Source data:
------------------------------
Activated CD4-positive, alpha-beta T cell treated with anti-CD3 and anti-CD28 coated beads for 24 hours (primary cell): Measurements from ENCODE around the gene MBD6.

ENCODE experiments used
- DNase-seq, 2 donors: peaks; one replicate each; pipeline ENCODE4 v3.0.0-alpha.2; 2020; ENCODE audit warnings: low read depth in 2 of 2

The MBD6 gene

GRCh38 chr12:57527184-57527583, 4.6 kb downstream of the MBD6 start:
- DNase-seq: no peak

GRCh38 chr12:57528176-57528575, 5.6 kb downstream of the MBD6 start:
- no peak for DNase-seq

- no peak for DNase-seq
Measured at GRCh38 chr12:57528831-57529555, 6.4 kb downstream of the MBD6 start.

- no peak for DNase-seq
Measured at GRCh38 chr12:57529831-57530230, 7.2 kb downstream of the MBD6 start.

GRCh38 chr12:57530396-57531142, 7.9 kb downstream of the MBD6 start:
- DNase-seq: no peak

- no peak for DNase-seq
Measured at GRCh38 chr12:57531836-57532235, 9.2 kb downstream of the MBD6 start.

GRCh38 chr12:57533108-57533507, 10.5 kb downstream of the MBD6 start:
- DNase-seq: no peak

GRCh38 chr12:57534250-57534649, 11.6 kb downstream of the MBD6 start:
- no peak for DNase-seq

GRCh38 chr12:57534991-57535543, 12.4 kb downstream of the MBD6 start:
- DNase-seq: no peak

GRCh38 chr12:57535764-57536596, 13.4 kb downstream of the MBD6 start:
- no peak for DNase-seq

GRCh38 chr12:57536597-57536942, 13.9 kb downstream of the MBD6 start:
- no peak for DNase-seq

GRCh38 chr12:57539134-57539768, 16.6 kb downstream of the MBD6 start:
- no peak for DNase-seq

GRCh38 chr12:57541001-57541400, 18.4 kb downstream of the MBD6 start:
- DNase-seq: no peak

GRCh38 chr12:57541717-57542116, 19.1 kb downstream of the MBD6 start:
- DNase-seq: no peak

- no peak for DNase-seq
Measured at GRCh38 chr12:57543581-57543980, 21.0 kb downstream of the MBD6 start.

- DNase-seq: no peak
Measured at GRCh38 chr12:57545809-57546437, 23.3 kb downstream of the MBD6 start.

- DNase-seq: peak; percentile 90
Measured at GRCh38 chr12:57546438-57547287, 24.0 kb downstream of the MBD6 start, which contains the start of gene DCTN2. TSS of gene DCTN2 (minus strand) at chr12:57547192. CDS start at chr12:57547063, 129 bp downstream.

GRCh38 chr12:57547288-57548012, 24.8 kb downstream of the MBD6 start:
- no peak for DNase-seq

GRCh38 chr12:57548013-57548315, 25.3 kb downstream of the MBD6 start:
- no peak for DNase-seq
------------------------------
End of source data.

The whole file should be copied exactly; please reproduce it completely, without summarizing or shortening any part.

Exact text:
Activated CD4-positive, alpha-beta T cell treated with anti-CD3 and anti-CD28 coated beads for 24 hours (primary cell): Measurements from ENCODE around the gene MBD6.

ENCODE experiments used
- DNase-seq, 2 donors: peaks; one replicate each; pipeline ENCODE4 v3.0.0-alpha.2; 2020; ENCODE audit warnings: low read depth in 2 of 2

The MBD6 gene

GRCh38 chr12:57527184-57527583, 4.6 kb downstream of the MBD6 start:
- DNase-seq: no peak

GRCh38 chr12:57528176-57528575, 5.6 kb downstream of the MBD6 start:
- no peak for DNase-seq

- no peak for DNase-seq
Measured at GRCh38 chr12:57528831-57529555, 6.4 kb downstream of the MBD6 start.

- no peak for DNase-seq
Measured at GRCh38 chr12:57529831-57530230, 7.2 kb downstream of the MBD6 start.

GRCh38 chr12:57530396-57531142, 7.9 kb downstream of the MBD6 start:
- DNase-seq: no peak

- no peak for DNase-seq
Measured at GRCh38 chr12:57531836-57532235, 9.2 kb downstream of the MBD6 start.

GRCh38 chr12:57533108-57533507, 10.5 kb downstream of the MBD6 start:
- DNase-seq: no peak

GRCh38 chr12:57534250-57534649, 11.6 kb downstream of the MBD6 start:
- no peak for DNase-seq

GRCh38 chr12:57534991-57535543, 12.4 kb downstream of the MBD6 start:
- DNase-seq: no peak

GRCh38 chr12:57535764-57536596, 13.4 kb downstream of the MBD6 start:
- no peak for DNase-seq

GRCh38 chr12:57536597-57536942, 13.9 kb downstream of the MBD6 start:
- no peak for DNase-seq

GRCh38 chr12:57539134-57539768, 16.6 kb downstream of the MBD6 start:
- no peak for DNase-seq

GRCh38 chr12:57541001-57541400, 18.4 kb downstream of the MBD6 start:
- DNase-seq: no peak

GRCh38 chr12:57541717-57542116, 19.1 kb downstream of the MBD6 start:
- DNase-seq: no peak

- no peak for DNase-seq
Measured at GRCh38 chr12:57543581-57543980, 21.0 kb downstream of the MBD6 start.

- DNase-seq: no peak
Measured at GRCh38 chr12:57545809-57546437, 23.3 kb downstream of the MBD6 start.

- DNase-seq: peak; percentile 90
Measured at GRCh38 chr12:57546438-57547287, 24.0 kb downstream of the MBD6 start, which contains the start of gene DCTN2. TSS of gene DCTN2 (minus strand) at chr12:57547192. CDS start at chr12:57547063, 129 bp downstream.

GRCh38 chr12:57547288-57548012, 24.8 kb downstream of the MBD6 start:
- no peak for DNase-seq

GRCh38 chr12:57548013-57548315, 25.3 kb downstream of the MBD6 start:
- no peak for DNase-seq